Friday, December 24, 2010

What Would Trotsky Do?

There's a quaint little Canadian movie--and what Canadian movie, with its reverential references to Alice Munro or the Cowboy Junkies--isn't quaint--entitled, The Trotsky. It's a film that makes a playful attempt to reconcile the communist revolutionary tradition and contemporary, bourgeois Canadian society. The film is about a young man, 17 or 18, who believes himself to be the reincarnation of Leon Trotsky. What would a real revolutionary do when confronted with contemporary social conditions? Would comfortable, wealthy, quasi-socialist Canada warrant revolutionary activity? Leon Trotsky's young avatar never doubts his calling. Notwithstanding a comfortable upbringing, he sets out to organize the workers at his father's business and then eventually attempts to organize the students at his school. His indefatigble efforts to oppose authority in the service of justice bare fruit, reminding viewers that courage, conviction, and the ability to see injustice (whether it's there or not) can have profound effects, even today.

The film has a brilliant leading man, but doesn't quite work. Is the problem that communism isn't very funny? This explanation seems implausible, as a subsequent post on communist humor and the book, Hammer and Tickle, will make clear. But certainly it's difficult to calibrate mirth with a real social message, as this film tries, heroically sometimes, to do. On the one hand, the film's protagonist is a wonderful pastiche of the historical actor, whose encounters with ordinary Canadian high school students and authority figures are often awkward, unexpected, and exceedingly funny. On the other hand, the film is ultimately about how young people can or should organize for social justice in a world of post-modern malaise. (By the way, I didn't invent that term; rather, I was accused of "post-modern malaise" by a job interviewer who thought I was being to flippant about the rhetoric of education and empowerment.)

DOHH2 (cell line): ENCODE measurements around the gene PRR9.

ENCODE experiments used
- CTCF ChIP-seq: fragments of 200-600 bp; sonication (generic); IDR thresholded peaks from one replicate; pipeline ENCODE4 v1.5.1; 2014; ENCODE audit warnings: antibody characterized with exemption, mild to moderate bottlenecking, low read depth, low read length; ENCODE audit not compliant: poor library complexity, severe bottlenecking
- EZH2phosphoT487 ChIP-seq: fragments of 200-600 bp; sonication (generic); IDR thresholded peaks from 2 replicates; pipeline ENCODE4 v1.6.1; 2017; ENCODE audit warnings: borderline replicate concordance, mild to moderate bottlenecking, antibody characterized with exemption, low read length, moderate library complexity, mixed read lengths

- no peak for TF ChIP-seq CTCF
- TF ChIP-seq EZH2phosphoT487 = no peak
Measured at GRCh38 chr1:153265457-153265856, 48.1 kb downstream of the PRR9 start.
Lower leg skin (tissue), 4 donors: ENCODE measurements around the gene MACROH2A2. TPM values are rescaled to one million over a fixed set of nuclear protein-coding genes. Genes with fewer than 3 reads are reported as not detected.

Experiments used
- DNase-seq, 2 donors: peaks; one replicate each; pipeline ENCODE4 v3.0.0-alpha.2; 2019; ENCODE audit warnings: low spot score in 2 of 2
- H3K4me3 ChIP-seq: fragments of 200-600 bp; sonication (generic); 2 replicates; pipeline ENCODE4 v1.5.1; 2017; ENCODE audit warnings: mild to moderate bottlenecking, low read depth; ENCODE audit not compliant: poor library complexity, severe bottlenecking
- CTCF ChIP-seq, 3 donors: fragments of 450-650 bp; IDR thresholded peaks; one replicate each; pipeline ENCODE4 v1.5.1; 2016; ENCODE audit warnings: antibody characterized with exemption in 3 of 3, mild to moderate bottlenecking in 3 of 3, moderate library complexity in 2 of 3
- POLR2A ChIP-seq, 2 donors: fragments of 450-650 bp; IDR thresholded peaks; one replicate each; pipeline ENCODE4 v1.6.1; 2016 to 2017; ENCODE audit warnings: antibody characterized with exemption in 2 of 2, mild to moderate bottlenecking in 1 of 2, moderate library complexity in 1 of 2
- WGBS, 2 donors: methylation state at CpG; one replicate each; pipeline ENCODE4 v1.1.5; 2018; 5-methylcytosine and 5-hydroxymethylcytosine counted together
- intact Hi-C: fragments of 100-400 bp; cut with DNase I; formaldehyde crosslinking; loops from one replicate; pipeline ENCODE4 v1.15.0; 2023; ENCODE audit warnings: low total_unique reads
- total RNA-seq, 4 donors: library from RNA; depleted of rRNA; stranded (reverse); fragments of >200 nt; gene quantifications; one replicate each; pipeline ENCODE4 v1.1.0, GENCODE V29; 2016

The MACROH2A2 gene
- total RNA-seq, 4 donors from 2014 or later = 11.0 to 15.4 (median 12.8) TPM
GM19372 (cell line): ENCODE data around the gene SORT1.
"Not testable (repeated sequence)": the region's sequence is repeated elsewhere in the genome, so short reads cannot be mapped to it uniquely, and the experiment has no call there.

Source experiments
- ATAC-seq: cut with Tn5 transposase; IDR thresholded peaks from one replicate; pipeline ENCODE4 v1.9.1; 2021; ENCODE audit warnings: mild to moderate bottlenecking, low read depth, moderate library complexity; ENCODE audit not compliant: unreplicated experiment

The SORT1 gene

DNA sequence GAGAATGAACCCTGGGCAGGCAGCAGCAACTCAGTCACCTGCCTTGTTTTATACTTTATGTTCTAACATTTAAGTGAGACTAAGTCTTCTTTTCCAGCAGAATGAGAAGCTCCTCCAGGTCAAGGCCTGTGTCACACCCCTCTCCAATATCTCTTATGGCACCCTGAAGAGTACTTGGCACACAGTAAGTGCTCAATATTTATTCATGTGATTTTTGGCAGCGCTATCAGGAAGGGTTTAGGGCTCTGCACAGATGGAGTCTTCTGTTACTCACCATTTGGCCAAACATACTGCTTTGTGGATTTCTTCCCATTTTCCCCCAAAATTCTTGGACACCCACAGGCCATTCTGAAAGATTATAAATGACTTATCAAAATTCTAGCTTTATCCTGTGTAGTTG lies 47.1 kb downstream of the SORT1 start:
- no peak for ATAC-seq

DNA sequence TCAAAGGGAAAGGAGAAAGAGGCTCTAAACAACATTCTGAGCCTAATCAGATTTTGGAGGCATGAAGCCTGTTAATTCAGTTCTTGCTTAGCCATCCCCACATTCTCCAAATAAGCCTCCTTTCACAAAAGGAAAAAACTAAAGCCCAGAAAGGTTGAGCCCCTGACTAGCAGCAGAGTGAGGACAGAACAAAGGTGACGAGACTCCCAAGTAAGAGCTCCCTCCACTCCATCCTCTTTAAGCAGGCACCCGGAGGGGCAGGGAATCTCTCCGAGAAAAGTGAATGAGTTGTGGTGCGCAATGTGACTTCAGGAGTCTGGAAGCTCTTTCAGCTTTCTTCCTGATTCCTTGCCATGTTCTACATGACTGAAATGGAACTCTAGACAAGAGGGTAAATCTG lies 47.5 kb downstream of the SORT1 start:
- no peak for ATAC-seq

Using the Bolshevik example in this context can seem perverted against the historical background of communist brutality and democide. The incongruity is more or less disturbing at various points in the film. Take, for example, the scene in which Trotsky's father finally acknowledges his love for his wayward son by giving him a copy of Mao's Little Red Book. It's signed, "From your favorite fascist," or words to that effect. One wants to laugh, but Mao (to say nothing of Hitler) was responsible for so much twentieth century tragedy, one doesn't.

In fact, this film makes one doubt whether the radical revolutionary tradition has anything at all to recommend it. Certainly the Trotsky's successful kidnapping of the school principal doesn't dispel any doubts one might have about this style of school reform. Even so, the film deserves some credit for sketching out a portrait of a modern radical, as opposed to the modern reformer we all know so well. It's still useful to ask questions about the role of radical opposition even after such opposition has become so endangered by parliamentarianism, financial stability, and (Canadian) socialized medicine.

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